Pat: One aspect of COVID that I hear from a lot of applicants is this concern that so many people were deferred because of COVID that there won’t be space going into the next year’s class. That was not the case at Tuck. We accommodated all of our international students who were delayed with visas. We’re doing it again this year if there are any with visa delays. We came up with hybrid solutions. They were able to attend. So we did not have this mass deferral of a large number of students. We have the same number of seats going into the class of 2023 and 2024. Neither was impacted by large scale deferrals so I want to assure people that is not going to be the case.
What don’t people know about Tuck that you would like them to know, or perhaps a common misconception that you’d like to dispel? [10:55]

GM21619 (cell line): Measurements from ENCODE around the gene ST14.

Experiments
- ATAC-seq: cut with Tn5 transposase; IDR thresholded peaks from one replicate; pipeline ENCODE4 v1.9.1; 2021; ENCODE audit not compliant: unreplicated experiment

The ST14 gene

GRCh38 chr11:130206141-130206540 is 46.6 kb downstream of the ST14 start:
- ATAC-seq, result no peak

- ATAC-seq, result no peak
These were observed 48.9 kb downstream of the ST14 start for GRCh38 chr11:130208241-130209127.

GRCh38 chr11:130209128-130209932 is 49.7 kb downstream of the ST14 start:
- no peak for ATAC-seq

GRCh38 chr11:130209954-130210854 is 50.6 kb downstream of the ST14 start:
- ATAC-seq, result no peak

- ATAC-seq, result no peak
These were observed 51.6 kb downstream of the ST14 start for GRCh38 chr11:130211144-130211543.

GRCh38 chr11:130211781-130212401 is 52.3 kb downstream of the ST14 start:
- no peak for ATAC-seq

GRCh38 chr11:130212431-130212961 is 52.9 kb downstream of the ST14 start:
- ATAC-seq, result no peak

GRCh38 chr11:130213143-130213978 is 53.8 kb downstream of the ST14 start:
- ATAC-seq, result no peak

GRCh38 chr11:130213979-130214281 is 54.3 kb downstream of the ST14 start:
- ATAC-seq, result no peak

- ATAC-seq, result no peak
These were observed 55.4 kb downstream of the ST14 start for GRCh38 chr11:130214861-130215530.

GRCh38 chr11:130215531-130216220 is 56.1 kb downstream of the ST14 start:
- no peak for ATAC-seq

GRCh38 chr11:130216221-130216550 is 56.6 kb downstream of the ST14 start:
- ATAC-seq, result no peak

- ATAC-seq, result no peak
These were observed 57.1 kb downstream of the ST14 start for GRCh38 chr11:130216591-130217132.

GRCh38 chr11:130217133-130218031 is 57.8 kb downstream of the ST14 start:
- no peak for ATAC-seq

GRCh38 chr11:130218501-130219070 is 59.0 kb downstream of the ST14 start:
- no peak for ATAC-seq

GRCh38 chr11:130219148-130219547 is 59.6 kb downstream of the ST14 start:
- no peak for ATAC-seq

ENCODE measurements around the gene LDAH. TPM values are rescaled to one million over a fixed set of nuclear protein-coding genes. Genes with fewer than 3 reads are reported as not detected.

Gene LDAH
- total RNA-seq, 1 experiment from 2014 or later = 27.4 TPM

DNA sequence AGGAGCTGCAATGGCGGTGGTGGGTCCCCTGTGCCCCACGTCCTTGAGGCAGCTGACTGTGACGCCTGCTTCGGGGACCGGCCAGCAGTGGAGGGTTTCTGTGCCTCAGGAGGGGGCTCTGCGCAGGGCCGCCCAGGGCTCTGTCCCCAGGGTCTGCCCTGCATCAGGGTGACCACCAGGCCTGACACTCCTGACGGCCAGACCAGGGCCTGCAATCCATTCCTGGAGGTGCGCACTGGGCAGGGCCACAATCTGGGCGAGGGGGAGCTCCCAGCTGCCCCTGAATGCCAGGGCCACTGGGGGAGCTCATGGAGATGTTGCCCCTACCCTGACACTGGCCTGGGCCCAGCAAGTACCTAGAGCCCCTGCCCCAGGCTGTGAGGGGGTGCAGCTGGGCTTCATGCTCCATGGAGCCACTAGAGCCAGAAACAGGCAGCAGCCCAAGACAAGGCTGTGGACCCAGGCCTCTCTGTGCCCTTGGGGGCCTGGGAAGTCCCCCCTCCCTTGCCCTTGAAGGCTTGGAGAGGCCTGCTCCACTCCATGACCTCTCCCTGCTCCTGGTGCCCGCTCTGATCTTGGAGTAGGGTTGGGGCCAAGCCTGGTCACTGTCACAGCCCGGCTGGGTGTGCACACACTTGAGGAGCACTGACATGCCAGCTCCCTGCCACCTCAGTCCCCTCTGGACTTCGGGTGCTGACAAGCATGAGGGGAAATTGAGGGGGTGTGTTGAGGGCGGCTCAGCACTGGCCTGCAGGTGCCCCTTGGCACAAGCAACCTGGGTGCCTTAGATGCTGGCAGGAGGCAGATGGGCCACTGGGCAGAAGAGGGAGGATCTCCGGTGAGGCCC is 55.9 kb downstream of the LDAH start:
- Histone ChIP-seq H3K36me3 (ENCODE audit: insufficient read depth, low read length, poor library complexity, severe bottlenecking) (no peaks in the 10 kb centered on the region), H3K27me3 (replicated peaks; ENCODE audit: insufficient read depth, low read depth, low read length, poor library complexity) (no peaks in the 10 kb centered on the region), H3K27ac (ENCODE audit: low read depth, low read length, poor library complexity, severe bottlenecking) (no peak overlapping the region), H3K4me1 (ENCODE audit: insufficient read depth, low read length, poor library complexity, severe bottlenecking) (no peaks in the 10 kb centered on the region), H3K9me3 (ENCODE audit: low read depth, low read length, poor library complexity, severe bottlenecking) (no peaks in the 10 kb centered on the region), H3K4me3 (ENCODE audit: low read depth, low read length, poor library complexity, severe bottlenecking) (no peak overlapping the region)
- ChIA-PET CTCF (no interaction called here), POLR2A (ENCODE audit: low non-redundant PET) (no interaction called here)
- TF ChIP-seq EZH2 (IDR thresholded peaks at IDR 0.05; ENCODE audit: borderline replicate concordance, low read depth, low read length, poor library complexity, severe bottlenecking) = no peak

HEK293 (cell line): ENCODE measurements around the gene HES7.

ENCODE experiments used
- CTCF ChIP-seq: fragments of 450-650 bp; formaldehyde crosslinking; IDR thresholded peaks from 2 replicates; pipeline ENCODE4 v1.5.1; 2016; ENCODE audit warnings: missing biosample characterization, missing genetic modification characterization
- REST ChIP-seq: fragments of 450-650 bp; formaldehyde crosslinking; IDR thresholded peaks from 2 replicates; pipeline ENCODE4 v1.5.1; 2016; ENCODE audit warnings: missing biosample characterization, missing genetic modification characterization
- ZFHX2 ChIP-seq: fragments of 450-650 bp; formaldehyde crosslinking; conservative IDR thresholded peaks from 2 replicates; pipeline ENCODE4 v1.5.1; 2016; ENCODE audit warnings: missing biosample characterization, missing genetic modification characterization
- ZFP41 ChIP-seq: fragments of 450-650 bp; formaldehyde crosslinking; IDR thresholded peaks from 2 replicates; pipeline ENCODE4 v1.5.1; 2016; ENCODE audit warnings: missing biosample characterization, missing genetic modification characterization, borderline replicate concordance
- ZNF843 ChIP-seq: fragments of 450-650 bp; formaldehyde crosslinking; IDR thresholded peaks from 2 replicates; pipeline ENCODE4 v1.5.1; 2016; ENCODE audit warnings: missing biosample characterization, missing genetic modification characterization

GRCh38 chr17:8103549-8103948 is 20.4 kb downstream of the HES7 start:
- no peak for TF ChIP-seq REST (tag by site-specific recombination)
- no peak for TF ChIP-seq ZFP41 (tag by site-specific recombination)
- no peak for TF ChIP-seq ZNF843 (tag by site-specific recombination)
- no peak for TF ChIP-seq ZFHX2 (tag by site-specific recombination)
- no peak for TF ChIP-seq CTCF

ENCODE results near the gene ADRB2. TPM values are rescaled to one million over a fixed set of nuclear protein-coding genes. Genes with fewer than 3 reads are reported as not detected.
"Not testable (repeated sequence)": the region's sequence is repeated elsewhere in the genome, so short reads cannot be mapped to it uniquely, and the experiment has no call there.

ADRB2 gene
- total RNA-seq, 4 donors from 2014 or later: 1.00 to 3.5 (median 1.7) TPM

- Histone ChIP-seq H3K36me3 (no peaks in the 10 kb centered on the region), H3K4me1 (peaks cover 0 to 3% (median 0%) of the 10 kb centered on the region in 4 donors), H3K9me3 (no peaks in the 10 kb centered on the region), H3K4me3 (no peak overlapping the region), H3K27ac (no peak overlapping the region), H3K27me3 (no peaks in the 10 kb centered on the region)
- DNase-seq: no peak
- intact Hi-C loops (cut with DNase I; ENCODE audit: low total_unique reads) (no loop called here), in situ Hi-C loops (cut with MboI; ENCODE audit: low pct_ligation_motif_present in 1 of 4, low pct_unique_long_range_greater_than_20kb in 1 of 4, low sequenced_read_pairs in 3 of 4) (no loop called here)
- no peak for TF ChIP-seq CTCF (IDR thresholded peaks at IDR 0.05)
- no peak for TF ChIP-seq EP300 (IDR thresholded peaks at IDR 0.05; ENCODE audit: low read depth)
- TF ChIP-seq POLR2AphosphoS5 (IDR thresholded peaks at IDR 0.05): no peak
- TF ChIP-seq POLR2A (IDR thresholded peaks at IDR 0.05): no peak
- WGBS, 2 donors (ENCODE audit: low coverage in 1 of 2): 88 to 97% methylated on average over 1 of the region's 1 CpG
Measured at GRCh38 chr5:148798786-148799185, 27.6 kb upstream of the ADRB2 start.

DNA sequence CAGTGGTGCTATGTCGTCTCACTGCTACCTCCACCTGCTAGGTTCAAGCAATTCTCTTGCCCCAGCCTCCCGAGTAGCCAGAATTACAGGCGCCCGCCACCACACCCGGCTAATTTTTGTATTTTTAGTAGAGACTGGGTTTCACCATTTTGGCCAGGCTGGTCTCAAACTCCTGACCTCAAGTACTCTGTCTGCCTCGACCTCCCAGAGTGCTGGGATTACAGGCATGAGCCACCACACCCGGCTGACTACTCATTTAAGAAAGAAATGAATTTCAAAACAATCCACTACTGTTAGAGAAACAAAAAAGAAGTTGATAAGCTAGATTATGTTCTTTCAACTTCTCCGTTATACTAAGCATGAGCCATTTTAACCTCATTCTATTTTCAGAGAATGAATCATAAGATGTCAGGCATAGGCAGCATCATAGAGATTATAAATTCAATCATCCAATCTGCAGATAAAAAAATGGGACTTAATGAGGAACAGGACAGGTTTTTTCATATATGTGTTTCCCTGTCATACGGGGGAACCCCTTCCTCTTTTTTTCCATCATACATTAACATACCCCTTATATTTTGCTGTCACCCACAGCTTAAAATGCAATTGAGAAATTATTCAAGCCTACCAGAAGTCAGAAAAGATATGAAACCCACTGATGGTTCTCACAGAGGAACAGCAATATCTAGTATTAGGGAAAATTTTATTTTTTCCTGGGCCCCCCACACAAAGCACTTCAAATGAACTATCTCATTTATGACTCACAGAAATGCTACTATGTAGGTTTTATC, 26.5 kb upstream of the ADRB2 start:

Pat: We are located in a small town in New Hampshire, and I think people are worried that we’re in this remote location, either there’s nothing to do or recruiters aren’t going to come, whatever impact it is. That’s absolutely not the case. I think our location is what makes Tuck so special. It’s a beautiful place to be. I hear about research into your ability to learn when you’re more in a peaceful, natural setting, and you definitely have that at Tuck. But I think that the focus that it brings is, I touched on before, it’s a very immersive environment and it creates access. So hitting on the recruiting question, recruiters absolutely come to Tuck. They want our students, our placement stats are a great demonstration of the marketability of our students.
When those recruiters come, they’re a captive audience. They, too, are away from the distractions of big cities. So the entire focus of their visit is on recruiting Tuck students and connecting with them. To put the size of the student body in perspective, the number of people you are competing with for face time with recruiters or connections with them is reduced.